Love again? Yes – Love again!
Friday, August 23rd is Susan and my 53rd Anniversary. What else am I going to write about?
Last week I wrote about “What Love Really Means.” Then, unexpectedly, I found myself focusing on the question of “What Love Isn’t."
It is often a way to clarify an idea or concept. Be clear about what “it” is not. We use the word “love” so often in society that it occurs to me that this might be a useful exercise for me and perhaps you, the reader. I don’t know this, I’m guessing that Love is probably the most common theme of books, novels, movies, and psychology. Since this is not an academic paper, I’m not going to be citing sources nor quoting authors.
Rather, I’m offering my own theory of what love is between two people as I have come to understand it. The experience of being in love with someone and facing the prospect of having to hold their hand as they take their last breath focuses the attention. It is what brought me to this quest. Having now written a play about the experience and performed it over and over, I have come to understand and believe in the truly sacred nature of love.
First though a quick review of previous blogs about what love is, or really means:
- US – discovery or the creation of a shared soul. “I am the other half that which makes “Susan and me complete.” Each an equal half of the other. A spiritual oneness. That is the essence of the play and of the poem US. We are one.
- A sacred promise. Promising each other something that cannot be undone. “I do” – The words of matrimony are spoken in the presence of witnesses and something outside of us, a higher power.
- Thou: In Martin Buber’s world “thou” is the sacred, divine connection between people. I imagine “thou moments” as Buber refers to them. as a form “interaction” between two animate objects or beings of a life-force. A discovery of the divine sparks within each of us. A divinity that consists of unlimited unseen sparks that combine between two beings to create a single interconnected being or soul.
- Love requires life. We can only love those “objects” or beings that can host a divine element. So yes, we can love trees, and dogs, and even cats (I’m a dog person). I will argue though things – Ideas and inanimate objects can be liked, understood, favorites, they cannot be loved.
- Loyalty. This is often referred to as “love.” Loyalty though is a behavior. It can be provoked by love. We can admire someone or believe the rightness of their actions. Loyalty alone is NOT Love. Love may provoke a behavior, it is NOT the behavior. Behaviors can be kind, or they can be “loving.” This does not mean you are “in Love.” It means you are loyal.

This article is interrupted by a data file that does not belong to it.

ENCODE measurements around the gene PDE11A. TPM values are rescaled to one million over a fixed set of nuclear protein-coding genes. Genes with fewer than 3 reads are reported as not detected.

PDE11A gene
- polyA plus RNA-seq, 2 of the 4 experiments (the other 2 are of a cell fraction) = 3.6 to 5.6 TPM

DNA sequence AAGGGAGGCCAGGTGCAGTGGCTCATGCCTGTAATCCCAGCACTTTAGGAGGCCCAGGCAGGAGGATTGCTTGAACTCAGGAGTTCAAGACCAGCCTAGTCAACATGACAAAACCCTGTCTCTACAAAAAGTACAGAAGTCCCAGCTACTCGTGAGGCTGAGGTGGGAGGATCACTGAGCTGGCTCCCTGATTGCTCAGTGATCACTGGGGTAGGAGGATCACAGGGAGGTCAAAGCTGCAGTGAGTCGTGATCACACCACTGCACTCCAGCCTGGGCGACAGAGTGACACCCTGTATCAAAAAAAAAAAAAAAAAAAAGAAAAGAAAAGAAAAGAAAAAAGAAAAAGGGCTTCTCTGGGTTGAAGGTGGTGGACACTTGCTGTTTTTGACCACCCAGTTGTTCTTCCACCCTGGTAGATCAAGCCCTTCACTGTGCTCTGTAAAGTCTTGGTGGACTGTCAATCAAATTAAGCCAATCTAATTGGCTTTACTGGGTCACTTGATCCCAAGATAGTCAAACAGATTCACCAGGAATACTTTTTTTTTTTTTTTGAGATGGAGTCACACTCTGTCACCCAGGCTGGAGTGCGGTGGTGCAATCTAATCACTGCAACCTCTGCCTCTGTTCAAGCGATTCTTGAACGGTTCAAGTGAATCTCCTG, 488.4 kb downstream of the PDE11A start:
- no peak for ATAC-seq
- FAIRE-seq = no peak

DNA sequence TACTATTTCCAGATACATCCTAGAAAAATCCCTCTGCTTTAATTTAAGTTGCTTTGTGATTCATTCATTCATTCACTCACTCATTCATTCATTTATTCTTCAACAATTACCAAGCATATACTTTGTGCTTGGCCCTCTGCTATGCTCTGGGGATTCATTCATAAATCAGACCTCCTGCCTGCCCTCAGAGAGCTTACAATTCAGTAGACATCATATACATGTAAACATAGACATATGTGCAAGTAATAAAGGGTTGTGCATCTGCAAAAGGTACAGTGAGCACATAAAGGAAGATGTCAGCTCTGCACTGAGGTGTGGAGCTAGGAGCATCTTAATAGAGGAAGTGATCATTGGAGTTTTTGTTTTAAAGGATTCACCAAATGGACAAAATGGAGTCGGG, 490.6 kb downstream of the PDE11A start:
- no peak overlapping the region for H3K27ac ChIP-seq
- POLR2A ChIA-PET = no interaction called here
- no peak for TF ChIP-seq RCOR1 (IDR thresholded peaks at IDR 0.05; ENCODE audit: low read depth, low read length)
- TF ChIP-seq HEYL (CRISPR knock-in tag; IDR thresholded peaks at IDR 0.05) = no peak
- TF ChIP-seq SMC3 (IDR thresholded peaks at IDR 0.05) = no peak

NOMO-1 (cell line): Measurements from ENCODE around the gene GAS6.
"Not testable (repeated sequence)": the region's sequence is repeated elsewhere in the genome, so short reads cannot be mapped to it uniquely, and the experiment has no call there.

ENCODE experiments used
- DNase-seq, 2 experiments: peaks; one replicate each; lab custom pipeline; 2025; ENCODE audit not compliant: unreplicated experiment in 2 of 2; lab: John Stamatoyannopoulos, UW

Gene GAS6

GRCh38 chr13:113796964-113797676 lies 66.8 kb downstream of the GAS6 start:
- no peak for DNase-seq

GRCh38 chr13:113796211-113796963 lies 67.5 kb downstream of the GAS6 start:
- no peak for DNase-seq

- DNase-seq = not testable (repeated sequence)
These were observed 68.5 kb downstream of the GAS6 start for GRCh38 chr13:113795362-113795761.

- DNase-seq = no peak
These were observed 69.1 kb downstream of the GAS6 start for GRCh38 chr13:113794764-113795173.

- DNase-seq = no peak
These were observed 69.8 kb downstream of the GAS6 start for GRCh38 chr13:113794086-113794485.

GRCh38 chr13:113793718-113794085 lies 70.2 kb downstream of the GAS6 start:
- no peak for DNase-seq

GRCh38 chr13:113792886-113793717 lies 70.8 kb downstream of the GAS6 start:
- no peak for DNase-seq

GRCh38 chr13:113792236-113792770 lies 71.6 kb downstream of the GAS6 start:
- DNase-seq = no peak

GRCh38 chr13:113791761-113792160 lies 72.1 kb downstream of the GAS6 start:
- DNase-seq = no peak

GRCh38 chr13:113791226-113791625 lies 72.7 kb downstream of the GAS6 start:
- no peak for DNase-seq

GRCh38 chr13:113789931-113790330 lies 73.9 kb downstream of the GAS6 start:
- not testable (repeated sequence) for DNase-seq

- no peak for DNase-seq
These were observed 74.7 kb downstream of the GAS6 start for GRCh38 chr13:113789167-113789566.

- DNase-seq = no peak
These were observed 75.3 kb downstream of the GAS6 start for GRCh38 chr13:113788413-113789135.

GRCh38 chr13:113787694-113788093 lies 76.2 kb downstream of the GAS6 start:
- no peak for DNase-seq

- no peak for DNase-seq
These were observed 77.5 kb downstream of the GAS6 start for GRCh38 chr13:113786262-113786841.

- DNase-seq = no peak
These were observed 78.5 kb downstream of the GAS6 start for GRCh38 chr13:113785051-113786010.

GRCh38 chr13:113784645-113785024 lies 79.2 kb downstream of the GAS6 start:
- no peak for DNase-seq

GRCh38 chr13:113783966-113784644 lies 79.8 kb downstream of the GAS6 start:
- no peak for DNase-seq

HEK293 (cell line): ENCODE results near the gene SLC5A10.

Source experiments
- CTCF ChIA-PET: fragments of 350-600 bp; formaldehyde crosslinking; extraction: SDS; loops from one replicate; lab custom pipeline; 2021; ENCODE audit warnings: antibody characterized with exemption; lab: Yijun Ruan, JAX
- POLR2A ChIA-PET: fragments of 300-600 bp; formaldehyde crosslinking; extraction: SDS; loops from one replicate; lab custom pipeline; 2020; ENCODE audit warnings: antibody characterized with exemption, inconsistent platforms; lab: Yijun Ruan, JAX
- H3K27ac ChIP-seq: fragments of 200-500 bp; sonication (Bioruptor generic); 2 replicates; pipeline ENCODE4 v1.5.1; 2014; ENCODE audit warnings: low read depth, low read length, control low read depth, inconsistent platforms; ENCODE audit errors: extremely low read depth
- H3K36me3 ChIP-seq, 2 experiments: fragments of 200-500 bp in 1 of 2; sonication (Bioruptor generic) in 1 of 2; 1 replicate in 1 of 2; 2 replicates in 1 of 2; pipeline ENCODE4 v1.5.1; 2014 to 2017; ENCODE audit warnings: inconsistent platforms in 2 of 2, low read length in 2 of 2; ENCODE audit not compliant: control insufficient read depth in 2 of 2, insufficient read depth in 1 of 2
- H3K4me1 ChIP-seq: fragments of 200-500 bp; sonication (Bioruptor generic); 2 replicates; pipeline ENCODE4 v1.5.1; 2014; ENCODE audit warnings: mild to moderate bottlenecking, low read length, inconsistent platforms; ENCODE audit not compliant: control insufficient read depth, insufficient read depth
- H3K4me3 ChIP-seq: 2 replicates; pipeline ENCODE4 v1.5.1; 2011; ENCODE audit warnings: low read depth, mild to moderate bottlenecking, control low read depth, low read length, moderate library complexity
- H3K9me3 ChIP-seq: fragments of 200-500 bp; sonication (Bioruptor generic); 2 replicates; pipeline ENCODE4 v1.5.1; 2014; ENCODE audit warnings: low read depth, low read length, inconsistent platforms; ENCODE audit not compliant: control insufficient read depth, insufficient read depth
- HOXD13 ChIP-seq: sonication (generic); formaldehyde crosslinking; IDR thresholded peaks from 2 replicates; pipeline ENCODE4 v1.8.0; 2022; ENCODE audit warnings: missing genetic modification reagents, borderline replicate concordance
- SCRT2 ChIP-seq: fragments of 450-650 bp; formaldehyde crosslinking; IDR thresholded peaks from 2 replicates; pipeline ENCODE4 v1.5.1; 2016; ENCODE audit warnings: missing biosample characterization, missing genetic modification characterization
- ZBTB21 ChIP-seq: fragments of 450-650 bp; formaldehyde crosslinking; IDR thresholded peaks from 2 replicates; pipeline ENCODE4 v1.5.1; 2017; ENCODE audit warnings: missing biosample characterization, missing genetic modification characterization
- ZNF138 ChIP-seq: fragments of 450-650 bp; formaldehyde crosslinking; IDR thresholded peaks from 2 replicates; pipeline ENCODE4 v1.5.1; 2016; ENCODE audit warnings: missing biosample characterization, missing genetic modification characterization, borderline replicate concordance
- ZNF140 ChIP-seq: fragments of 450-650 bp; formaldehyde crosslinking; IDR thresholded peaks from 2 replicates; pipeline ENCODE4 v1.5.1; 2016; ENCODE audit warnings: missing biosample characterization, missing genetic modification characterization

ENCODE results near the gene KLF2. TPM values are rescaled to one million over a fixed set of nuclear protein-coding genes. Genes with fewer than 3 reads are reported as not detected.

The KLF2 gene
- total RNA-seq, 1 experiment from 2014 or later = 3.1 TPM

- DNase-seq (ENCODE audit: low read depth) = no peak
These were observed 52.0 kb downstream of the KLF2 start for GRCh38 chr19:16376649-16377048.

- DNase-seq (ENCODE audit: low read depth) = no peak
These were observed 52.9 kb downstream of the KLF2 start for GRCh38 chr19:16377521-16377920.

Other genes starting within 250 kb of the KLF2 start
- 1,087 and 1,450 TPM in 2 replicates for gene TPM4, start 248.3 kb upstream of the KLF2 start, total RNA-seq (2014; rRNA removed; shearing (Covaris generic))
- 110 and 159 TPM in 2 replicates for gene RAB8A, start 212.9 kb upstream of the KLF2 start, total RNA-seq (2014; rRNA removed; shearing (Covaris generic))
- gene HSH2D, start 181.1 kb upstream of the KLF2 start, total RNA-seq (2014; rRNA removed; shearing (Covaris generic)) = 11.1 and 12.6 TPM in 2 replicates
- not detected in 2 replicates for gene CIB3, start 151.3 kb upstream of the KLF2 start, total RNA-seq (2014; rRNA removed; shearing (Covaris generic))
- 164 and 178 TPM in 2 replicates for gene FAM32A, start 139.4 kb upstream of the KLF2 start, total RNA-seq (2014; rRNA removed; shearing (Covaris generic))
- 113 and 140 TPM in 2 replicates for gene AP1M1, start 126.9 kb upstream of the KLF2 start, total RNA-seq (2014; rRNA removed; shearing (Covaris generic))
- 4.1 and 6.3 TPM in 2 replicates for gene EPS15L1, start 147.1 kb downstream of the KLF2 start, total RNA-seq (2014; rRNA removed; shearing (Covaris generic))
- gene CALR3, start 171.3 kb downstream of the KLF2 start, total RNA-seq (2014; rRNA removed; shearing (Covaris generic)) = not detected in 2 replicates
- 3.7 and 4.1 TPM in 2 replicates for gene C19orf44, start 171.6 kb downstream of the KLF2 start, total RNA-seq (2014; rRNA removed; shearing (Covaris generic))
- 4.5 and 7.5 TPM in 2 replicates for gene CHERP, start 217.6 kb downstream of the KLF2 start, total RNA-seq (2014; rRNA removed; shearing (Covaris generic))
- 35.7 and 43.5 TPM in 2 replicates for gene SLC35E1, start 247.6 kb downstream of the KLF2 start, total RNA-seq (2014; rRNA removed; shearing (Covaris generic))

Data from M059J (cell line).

- Things & Ideas Can’t be Loved: Enjoyment, desire, appreciation of inanimate objects can be objects of our desires. We may have favorite things to do or read. We may want to be wealthy, and horde money or rare coins or beautiful pictures. The objects themselves cannot be loved. They are inanimate. They cannot interact with us. You cannot love something that is incapable of returning the connection. Yes, you can horde it, you can have the most and you can abide by a code or live a particular way. It is you, an individual, that acts this way. Love requires however someone or some living thing that can connect with you.
- Patriotism: This is a form of loyalty. We often demand loyalty because we “love our country.” One is “Patriotic” if one acts with loyalty and sacrifice to an organization, a government. Do we “love America.” “Do we love the Flag?” We can value something, believe in the principles of things, commit to ideas and systems, and we can act in ways that support and admire. We can be loyal to a country, we can believe in the ideas and ideals, and we may be called on to die for it. An obligation and a requirement for the right to enjoy the location and even safety.
- Death: Simon Fitzmaurice wrote in his book "Its Not Dark Yet" that he once thought the opposite of death was life. He said he learned instead that the opposite of death was love. There is a poem we read at many funerals and it ends with: "Love doesn't die, people do." I was also skimming through the book, "When Breath Becomes Air", by Paul Kalanithi. In the Epilogue by Lucy Kalanithi, his wife, says "It never occurred to me that you could love someone the same way after he is gone."
Love is a process of becoming. Of being. "Love at first sight" might be just a hint, a clue. Yes, we can see someone and feel a connection. That connection may well be a marker, or a pointer or the beginning of the inter-connection. Maybe even there is a “love seed.” Love though is a process that grows from that hint, or seed or start into a fullness, It is intimate, it is the exchange of breath and heart and time. I see it as the shared experience of divine essence, that starts and grows until we are full of each other.
It takes time, work and an awareness of soul. It isn’t optional and it isn’t disposable. When we are fortunate to find that person, that life partner with whom our souls intermingle, we can find our way through whatever times and events we encounter. Love isn’t paradise. Love isn’t being perfect.
Love is becoming one with another.